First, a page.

This foundational law gave us the structure and process of our Law and made us responsible to maintain the Law and to paint our luku gamunungu legal paintings and maintain our Wäyuk Law statutes. What is hard here, for the newcomers to this land, is that our luku gamunungu legal paintings and wäyuk law statutes are not recorded in “black letters” on paper but our luku gamunungu legal paintings use coloured symbols and designs on bark and our Wäyuk Law statutes use coloured symbols and designs on special string that can be read by our Law men and women but not by “Australian” or “International” Lawyers. So our Madayin paintings and statutes are treated as artefacts, studied by artists, art collectors and investors or as religious objects studied by anthropologists but not by contemporary Australian lawyers or those who are interested in or responsible for Law and Order.
So the Madayin is the Law in Yolŋu society. The idea that our Law is a rule of “old men”, “powerful individuals” or law of “pay back” comes from the dominant Australian culture stereotyped myth-making about our people. These ideas do not fit or make any sense to us; in fact they are a repulsive, lawless ideas to us. All Yolŋu people know that they are protected by the Madayin Law, from the smallest child to the oldest living person.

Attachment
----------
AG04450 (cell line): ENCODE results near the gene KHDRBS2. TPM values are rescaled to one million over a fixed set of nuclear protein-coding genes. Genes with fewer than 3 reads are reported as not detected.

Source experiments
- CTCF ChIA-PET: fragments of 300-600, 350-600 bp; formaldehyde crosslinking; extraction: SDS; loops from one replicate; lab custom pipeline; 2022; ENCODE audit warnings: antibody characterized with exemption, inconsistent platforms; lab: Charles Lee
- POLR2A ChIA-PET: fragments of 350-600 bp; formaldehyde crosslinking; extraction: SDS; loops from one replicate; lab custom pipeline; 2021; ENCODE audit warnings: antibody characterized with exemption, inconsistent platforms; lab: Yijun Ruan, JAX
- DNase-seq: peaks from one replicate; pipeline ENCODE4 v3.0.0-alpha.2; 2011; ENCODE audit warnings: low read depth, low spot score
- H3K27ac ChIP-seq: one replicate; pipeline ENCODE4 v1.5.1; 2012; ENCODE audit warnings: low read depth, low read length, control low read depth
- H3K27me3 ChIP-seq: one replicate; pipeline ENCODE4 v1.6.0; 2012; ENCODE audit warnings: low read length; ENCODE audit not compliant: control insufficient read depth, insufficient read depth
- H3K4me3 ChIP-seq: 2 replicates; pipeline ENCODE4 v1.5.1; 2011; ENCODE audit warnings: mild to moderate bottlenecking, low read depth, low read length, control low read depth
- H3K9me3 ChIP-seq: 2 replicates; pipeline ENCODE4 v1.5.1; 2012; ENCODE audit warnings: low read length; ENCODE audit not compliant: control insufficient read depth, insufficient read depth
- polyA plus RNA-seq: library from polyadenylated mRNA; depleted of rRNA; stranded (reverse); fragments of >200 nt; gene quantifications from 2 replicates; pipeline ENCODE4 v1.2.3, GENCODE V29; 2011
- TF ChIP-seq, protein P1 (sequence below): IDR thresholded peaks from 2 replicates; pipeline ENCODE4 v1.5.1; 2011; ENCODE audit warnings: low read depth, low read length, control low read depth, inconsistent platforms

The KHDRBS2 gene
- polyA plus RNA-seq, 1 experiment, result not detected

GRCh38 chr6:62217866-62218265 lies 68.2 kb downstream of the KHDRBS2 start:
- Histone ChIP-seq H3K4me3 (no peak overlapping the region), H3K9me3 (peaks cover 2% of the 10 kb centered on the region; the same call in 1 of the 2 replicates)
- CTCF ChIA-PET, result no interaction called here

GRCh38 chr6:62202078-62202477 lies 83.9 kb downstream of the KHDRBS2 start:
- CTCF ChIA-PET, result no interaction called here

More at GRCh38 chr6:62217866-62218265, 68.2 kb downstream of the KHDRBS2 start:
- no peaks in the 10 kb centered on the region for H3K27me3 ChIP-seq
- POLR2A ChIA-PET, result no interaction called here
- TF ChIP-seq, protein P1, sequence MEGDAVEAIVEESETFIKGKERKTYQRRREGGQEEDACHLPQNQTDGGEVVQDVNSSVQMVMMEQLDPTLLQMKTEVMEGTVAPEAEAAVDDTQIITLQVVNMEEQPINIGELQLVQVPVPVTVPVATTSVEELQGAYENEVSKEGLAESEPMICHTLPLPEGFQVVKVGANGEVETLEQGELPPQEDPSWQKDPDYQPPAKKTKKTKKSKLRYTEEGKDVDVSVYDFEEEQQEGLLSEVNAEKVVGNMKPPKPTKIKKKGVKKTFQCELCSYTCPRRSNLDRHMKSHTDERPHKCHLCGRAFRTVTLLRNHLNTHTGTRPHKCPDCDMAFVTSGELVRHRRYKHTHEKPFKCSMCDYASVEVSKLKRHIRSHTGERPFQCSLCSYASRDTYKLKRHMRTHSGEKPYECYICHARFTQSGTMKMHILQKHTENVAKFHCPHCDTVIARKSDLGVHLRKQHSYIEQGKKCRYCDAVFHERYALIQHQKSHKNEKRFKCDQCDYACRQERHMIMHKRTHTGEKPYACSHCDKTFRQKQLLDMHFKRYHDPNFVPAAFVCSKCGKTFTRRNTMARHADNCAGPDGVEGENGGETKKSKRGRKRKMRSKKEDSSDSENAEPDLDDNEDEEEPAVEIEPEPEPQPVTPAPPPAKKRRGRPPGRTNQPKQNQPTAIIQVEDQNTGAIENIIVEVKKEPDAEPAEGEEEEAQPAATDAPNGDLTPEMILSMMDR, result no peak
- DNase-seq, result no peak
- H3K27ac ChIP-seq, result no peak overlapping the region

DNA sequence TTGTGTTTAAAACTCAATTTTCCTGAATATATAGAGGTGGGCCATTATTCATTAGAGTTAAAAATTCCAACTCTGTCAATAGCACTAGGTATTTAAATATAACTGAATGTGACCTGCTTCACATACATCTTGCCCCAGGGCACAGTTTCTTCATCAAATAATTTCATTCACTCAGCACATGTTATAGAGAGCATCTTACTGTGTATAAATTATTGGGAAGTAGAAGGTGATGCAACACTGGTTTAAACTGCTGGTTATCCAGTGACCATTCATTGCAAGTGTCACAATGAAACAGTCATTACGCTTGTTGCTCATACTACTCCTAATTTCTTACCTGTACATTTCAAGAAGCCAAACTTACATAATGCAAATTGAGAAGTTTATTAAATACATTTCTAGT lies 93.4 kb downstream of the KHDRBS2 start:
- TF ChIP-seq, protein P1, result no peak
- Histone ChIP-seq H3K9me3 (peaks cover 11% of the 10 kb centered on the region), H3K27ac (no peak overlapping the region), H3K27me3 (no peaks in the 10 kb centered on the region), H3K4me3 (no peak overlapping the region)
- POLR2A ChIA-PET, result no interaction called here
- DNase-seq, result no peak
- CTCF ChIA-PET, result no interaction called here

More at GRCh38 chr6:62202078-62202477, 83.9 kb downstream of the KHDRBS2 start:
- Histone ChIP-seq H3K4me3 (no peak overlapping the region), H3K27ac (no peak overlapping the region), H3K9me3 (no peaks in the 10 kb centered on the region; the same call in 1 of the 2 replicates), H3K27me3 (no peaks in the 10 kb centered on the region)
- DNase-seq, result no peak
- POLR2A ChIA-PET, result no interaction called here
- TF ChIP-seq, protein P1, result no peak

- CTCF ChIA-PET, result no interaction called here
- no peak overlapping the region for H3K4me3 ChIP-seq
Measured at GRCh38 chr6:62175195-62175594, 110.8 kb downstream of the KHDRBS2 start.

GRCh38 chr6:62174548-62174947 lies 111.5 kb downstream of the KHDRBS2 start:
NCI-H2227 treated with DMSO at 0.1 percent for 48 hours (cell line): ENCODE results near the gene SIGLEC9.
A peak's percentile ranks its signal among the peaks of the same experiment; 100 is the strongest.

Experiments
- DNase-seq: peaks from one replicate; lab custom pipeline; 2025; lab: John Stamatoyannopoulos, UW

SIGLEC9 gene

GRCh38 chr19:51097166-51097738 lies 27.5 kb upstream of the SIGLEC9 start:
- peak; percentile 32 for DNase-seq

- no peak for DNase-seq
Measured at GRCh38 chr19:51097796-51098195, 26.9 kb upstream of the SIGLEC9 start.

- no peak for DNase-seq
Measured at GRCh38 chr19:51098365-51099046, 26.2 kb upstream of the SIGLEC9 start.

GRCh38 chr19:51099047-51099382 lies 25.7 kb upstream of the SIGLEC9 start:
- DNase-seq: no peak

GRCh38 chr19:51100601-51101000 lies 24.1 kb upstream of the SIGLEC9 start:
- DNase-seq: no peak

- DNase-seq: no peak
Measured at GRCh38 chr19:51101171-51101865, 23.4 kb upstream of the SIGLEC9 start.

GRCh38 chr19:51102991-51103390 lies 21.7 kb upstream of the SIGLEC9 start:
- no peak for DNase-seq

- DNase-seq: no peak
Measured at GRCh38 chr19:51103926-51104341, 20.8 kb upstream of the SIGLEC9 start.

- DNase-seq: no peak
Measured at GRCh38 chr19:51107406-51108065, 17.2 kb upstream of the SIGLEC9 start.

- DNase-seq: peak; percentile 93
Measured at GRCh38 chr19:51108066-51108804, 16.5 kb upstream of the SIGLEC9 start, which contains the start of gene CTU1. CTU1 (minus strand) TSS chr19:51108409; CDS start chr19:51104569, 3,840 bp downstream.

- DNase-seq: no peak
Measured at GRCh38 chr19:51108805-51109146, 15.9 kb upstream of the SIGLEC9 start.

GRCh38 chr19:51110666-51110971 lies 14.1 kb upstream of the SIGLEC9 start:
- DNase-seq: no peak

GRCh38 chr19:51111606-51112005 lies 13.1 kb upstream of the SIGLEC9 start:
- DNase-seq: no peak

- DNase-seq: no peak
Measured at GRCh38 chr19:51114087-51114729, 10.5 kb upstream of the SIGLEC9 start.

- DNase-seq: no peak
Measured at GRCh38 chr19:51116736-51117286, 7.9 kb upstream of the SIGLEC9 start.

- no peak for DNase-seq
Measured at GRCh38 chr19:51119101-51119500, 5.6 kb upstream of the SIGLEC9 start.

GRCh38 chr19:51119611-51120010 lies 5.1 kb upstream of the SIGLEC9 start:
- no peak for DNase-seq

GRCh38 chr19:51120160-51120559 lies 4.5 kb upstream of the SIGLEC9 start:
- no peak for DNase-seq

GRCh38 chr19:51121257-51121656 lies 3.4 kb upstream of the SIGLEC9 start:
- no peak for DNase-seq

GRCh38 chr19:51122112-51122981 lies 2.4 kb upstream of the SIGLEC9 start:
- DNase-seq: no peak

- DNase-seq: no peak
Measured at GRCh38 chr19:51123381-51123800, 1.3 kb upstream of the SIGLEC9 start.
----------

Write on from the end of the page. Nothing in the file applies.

It is strange, you know, that many of our people, especially young people think that Balanda Law is a lawless rule of “powerful individuals” and that there is no Balanda Law that can protect Aboriginal people or our personal or corporate rights. This was reinforced when the Howard government trashed our property rights and took our communities assets off us in 2007. So many of our young people now believe only powerful, lawless people have any rights under Balanda Law and they try to copy this lawlessness and now fill the Balanda jails.
The Madayin Law is the defining standard and law that we all live by. So Yolŋu people are ruled by the rule of Madayin Law not by man.
B. A framework that is underpinned by: good government, consistency of laws and consensus by the people
All of the Yolŋu Bäpurru Clans are recognised within the Madayin legal structure. Every Yolŋu person is a member of one of those Bäpurru Clans. The Bäpurru Clan own the Yirralka estates and have the economic and political rights at surface level of their estates.
Within the Bäpurru Clan structure everyone is respected and protected within the political structure of the Bäpurru Clan. It protects our rights and gives us the processes so we can live together in a peaceful way. No one is seen as wakinŋu illegitimate, with no rights.
This knowledge and structure unites the clan in a common purpose as they live, work, and learn together. Every member of the clan should, malthun mägaya-kurr dhukarr-kurr, accompany or dwell in the way of peace which the Madayin creates.
As a clan they all together malthun mägaya-kurr dhukarr-kurr; practice the processes and ways of Law that create peace, tranquillity and protection; for all clan members.
Riŋgitj Nation States